Like Zim, WikidPad uses a single-document interface with a topic tree, but it has a native Windows look and feel, and it can serve as a portable app.
Tomboy, Zim, and WikidPad are all free and open-source.
If you are looking for a commercial desktop wiki, ConnectedText is a good choice. This powerful personal wiki starts at $40, but is a mature product with support for revisions, outlines, tables, and more.
Roll Your Own Wiki
Last, but certainly not least, is the geekiest option. MoinMoin is a Python-based open-source wiki for those intrepid users who enjoy installing server-grade software, fiddling with text config files, and watching log lines fly past in a console window.
Employed in large collaborative wikis such as the official Python wiki and the Debian wiki, MoinMoin is surprisingly easy to install as a single-user desktop wiki. If you already have Python, basically you just have to extract it and run a single Python script to start saving pages. Configuring MoinMoin is a different matter, though.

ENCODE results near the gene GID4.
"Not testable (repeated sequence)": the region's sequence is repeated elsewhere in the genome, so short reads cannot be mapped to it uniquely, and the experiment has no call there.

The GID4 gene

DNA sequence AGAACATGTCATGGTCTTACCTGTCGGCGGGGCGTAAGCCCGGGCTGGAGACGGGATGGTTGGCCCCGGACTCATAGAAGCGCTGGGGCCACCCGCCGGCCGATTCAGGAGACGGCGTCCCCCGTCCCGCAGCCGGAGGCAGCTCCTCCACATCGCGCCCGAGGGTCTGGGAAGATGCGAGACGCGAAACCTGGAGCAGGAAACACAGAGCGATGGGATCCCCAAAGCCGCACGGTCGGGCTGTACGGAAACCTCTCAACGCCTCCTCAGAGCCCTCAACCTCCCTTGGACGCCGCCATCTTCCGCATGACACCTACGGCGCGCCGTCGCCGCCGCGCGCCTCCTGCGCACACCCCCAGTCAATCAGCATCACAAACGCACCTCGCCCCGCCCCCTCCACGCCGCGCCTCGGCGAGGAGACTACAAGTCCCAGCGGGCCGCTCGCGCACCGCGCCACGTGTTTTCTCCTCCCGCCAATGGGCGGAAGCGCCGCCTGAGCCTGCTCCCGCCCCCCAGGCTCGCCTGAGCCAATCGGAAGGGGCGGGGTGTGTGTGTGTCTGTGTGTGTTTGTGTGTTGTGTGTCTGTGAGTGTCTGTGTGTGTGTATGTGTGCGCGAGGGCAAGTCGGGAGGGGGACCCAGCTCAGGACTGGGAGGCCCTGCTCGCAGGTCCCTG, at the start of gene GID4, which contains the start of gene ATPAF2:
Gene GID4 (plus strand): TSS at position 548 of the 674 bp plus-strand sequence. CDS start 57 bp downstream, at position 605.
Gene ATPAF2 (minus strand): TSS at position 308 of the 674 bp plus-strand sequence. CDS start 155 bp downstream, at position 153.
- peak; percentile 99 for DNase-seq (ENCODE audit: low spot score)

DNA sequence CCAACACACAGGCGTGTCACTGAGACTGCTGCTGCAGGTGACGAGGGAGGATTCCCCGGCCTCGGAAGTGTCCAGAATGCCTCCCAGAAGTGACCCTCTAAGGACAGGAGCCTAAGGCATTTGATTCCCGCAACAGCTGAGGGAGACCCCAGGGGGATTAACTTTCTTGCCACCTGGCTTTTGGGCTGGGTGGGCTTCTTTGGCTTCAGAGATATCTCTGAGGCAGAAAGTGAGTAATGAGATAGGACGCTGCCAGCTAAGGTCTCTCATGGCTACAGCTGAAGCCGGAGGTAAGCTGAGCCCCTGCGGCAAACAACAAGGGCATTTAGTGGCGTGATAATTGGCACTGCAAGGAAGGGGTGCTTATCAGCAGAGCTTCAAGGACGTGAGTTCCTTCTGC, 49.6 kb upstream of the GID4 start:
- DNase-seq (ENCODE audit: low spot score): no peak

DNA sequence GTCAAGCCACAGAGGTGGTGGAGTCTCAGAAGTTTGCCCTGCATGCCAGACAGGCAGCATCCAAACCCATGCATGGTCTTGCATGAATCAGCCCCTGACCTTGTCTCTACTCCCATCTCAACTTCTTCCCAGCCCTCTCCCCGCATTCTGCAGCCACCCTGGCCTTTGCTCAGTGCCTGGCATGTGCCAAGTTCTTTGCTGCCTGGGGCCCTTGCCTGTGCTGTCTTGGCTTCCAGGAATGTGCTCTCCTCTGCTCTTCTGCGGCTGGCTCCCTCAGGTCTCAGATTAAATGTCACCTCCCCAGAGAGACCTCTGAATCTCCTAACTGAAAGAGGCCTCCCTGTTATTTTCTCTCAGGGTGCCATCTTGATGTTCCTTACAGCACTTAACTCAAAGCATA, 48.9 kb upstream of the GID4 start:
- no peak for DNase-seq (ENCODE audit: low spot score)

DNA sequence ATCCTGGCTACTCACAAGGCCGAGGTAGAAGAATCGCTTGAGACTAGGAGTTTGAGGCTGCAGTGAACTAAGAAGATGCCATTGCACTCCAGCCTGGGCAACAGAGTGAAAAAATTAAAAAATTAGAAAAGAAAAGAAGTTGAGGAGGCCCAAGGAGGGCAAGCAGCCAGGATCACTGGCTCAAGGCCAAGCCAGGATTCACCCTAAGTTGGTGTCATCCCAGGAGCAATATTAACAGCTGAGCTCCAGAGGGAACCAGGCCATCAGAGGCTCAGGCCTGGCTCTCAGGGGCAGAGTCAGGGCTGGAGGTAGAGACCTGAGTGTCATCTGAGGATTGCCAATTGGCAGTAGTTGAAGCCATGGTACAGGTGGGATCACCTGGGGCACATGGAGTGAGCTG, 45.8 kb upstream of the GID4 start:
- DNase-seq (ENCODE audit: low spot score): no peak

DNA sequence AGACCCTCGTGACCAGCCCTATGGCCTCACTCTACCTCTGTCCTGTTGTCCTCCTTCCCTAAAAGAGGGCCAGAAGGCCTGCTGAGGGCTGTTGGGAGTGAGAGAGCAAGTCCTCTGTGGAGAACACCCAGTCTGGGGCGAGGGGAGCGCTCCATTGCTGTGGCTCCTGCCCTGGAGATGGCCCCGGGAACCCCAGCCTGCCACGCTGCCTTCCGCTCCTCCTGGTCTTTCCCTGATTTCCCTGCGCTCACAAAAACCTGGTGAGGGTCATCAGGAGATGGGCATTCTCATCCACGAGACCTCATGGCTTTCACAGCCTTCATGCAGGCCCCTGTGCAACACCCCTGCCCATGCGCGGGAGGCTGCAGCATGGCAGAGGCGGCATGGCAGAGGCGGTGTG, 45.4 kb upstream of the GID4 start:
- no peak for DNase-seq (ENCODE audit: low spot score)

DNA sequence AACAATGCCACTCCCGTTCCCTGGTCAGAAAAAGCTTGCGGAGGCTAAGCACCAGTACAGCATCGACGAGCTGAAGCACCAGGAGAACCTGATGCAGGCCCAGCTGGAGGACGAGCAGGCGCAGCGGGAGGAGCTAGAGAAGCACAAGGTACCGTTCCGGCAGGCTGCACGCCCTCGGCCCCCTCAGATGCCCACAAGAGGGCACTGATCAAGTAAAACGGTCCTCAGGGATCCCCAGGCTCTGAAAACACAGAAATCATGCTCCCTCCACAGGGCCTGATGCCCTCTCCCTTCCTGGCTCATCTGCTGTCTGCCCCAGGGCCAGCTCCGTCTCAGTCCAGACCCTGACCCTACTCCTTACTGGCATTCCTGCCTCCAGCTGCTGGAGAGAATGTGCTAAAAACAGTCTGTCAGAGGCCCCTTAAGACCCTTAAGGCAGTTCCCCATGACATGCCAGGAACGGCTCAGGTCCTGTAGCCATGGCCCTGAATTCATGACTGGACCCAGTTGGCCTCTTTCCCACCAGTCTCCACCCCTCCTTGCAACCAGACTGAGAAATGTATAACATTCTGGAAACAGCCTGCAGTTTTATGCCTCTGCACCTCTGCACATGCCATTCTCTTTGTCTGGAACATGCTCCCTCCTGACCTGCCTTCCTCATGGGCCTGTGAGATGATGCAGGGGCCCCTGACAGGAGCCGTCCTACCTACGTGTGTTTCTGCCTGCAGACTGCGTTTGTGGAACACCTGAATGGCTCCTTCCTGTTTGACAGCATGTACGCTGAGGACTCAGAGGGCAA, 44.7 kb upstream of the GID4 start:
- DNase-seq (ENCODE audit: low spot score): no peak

Deciding which knowledge management system to use is all about personal preference. You may find one you love at first sight, or you might encounter a system that gradually grows on you until you wonder how you ever lived without it. Regardless, having a solid personal database can save you tons of time and frustration.